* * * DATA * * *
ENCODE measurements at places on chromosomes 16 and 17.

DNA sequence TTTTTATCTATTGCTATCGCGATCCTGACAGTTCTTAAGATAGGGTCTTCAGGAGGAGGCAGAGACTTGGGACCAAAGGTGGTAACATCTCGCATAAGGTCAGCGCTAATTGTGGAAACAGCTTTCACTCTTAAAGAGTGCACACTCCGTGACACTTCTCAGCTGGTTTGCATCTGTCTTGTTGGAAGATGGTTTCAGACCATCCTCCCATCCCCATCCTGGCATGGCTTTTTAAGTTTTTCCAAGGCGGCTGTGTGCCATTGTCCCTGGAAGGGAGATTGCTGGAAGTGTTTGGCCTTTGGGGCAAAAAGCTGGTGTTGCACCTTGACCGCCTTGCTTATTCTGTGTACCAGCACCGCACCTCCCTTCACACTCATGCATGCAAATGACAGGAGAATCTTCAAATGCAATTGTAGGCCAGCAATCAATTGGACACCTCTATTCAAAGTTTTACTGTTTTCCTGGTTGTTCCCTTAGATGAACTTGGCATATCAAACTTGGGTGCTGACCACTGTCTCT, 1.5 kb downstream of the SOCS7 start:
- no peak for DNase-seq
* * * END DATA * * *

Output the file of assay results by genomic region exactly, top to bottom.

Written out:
ENCODE measurements at places on chromosomes 16 and 17.

DNA sequence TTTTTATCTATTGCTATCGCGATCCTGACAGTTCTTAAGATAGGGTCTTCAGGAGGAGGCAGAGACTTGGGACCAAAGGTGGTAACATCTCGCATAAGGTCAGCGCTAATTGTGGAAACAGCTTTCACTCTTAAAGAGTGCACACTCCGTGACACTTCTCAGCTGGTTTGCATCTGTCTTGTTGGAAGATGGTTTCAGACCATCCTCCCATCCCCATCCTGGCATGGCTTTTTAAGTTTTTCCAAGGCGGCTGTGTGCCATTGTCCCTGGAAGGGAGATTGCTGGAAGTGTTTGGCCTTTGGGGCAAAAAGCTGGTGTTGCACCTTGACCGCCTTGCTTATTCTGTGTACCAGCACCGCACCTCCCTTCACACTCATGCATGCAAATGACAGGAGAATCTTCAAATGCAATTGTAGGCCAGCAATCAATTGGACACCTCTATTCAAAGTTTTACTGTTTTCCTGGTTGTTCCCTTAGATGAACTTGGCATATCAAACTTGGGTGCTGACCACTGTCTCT, 1.5 kb downstream of the SOCS7 start:
- no peak for DNase-seq